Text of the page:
Roger writing the LAWmag
22
Jul 2013

Killer By Design?

Welcome to technology meets law, 2013.

The history of law is pot-marked with craters, significant changes foisted on the most conservative part of government (the justice system) and brought on by emerging technologies - the development of the fingerprint and, later, photography; and now, cell phone and video camera evidence, etc. etc.

Also this, the murder gene, aka the rage gene, the warrior gene or, to scientists, a variant of the monoamine oxidase A (MAOA) gene.

Waldroup

Davis Bradley Waldroup Jr. lived in a trailer home in Greasy Creek, Tennessee, where the police were summoned on October 13, 2006. Next to the parked truck which belonged to Waldroup, lay a bloody machete and inside the trailer home, there was blood everywhere.

There was also the mutilated body of Ms Leslie Bradshaw. The facts are horrible and need not be repeated here1 except to say that it was one of those cases that as it was committed in a death penalty jurisdiction, would normally lead straight to death row and, in Tennessee, lethal injection. Another feature of the facts, Waldroup did not lose his temper with a machete: he walked through his crime (with children present) with method and thought and was only stopped when a police car miraculously entered his driveway and in the distraction, another victim managed to escape his grasp.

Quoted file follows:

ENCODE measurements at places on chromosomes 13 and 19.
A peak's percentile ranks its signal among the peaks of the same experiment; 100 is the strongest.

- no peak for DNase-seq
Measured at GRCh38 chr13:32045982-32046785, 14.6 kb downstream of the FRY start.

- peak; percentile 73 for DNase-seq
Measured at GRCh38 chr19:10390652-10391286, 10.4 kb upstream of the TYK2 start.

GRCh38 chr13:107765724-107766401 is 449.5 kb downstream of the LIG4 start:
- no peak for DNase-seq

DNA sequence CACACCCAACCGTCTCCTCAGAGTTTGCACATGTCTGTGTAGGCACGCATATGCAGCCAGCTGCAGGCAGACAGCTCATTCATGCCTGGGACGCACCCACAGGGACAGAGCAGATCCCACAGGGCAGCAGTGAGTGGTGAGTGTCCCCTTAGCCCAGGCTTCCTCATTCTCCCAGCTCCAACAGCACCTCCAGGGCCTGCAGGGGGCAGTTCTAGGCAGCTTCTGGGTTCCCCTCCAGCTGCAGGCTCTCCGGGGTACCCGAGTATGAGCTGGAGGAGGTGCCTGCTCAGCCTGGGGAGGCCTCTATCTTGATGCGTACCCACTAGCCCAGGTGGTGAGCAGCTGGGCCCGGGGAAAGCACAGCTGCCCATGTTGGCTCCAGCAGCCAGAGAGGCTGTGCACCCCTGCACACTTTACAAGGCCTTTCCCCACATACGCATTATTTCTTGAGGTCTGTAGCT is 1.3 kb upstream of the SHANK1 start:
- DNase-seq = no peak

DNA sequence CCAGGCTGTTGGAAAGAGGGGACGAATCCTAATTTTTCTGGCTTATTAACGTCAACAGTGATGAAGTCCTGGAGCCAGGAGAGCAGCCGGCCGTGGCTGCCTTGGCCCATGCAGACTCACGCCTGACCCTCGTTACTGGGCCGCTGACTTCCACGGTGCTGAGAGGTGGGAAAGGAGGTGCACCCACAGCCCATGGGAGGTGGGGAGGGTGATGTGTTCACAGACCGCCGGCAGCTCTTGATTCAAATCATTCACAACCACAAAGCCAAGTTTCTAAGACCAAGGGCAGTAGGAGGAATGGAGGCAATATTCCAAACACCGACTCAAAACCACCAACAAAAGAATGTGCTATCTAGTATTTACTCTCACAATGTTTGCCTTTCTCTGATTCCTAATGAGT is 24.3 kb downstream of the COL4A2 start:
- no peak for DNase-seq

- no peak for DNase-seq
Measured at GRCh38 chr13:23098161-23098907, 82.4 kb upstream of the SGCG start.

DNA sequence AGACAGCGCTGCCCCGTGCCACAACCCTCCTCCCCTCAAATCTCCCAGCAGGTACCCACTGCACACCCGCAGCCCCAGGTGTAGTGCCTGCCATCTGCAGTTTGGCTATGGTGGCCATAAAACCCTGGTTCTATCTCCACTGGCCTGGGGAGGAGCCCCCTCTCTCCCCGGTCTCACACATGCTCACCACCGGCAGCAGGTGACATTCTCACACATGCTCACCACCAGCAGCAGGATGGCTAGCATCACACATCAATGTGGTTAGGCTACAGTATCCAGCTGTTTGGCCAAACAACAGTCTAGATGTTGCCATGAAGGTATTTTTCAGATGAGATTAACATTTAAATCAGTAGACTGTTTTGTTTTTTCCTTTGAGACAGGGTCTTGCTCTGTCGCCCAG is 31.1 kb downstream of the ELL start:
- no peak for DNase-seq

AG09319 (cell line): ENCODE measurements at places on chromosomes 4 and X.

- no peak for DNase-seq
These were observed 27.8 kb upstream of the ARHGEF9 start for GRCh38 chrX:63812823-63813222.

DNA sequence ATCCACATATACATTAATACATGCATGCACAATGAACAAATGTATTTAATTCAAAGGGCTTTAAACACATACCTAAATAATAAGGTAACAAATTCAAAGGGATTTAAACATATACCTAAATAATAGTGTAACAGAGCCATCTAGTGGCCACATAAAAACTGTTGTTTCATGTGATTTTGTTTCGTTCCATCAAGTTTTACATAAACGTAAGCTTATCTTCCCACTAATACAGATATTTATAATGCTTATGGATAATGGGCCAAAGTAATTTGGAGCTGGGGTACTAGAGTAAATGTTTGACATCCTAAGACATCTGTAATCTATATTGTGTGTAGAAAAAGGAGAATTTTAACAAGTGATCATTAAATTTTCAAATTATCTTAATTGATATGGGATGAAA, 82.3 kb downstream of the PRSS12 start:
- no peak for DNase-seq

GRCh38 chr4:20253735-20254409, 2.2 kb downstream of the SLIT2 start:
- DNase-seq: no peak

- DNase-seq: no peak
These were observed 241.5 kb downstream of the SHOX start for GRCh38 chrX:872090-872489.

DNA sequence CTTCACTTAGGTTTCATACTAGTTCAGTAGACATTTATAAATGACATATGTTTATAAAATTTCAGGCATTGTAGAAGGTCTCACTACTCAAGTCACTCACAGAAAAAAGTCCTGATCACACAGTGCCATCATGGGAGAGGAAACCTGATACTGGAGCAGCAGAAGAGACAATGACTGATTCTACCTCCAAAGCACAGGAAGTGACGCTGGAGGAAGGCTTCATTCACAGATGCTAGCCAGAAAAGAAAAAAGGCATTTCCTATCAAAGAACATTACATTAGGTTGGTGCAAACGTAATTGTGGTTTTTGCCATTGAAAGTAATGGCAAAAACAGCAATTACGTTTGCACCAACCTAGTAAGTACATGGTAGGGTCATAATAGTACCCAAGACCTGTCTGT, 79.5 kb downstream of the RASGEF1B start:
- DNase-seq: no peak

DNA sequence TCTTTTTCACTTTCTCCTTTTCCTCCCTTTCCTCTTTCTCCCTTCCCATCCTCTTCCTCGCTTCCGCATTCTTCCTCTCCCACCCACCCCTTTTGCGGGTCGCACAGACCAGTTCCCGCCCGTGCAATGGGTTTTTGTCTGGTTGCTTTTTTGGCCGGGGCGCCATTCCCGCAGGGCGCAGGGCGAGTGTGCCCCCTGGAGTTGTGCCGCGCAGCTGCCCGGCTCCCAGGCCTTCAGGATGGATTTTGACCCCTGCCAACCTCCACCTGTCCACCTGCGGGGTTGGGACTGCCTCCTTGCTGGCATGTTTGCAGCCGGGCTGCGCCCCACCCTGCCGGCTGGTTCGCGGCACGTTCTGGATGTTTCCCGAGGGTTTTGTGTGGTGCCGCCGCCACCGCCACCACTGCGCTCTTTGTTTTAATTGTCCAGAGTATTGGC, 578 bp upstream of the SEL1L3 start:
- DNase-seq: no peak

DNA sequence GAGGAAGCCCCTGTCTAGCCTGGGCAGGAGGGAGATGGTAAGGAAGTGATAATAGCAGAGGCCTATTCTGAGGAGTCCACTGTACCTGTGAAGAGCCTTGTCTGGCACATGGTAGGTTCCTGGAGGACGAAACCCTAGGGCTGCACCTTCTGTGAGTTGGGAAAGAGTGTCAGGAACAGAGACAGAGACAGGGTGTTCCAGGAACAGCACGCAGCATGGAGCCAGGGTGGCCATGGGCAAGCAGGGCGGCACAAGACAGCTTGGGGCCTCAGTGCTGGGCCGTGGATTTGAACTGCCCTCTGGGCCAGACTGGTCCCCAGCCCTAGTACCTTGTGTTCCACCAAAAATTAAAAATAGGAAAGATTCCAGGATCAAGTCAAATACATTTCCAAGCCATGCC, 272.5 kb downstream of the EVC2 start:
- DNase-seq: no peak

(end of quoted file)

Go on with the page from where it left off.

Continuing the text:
DNA RogerJudge Carroll Ross of Athens, Tennessee drew State v Waldroup. He allowed evidence from a psychiatrist who then introduced the results of genetic testing of the defendant, to the effect that he had something often called the murder gene, a genetic sequence in certain individuals that apparently predispose them to reacting both violently and disproportionately, including going berserk with a machete.

The so-called murder gene is not a scientific term but is one that is used by the media to describe a genetic phenomena also known as the warrior gene presumably because having this gene would make an individual an optimal warrior, having the ability to go berserk with violence in the field of battle.

In an interview he later gave, the defence's expert, Dr. William Bernet, said that he took a blood sample from the defendant and brought it to Vanderbilt University's DNA lab, known as the Molecular Genetics Laboratory, where the doctor was a well-known researcher. Bernet matched Waldroup's DNA with the murder gene - a MAOA variant - and found a match:

"Bernet cited scientific studies over the past decade that found that the combination of the high-risk gene and child abuse increases one's chances of being convicted of a violent offense by more than 400%."

It Worked

It worked. The jury found that Waldroup was pre-disposed to going berserk with a machete, and for that, the charge was reduced from murder to manslaughter. This allowed the defendant to avoid the death penalty; that the action on that day at the trailer park had not been premeditated, but represented actions really unstoppable by the presence of the murder gene within the defendant.